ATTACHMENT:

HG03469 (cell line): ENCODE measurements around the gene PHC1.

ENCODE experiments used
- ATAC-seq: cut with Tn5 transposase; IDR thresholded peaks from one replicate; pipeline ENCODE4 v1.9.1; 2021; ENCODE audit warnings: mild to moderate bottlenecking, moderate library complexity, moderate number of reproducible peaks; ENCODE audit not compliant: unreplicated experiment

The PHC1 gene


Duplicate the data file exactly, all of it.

HG03469 (cell line): ENCODE measurements around the gene PHC1.

ENCODE experiments used
- ATAC-seq: cut with Tn5 transposase; IDR thresholded peaks from one replicate; pipeline ENCODE4 v1.9.1; 2021; ENCODE audit warnings: mild to moderate bottlenecking, moderate library complexity, moderate number of reproducible peaks; ENCODE audit not compliant: unreplicated experiment

The PHC1 gene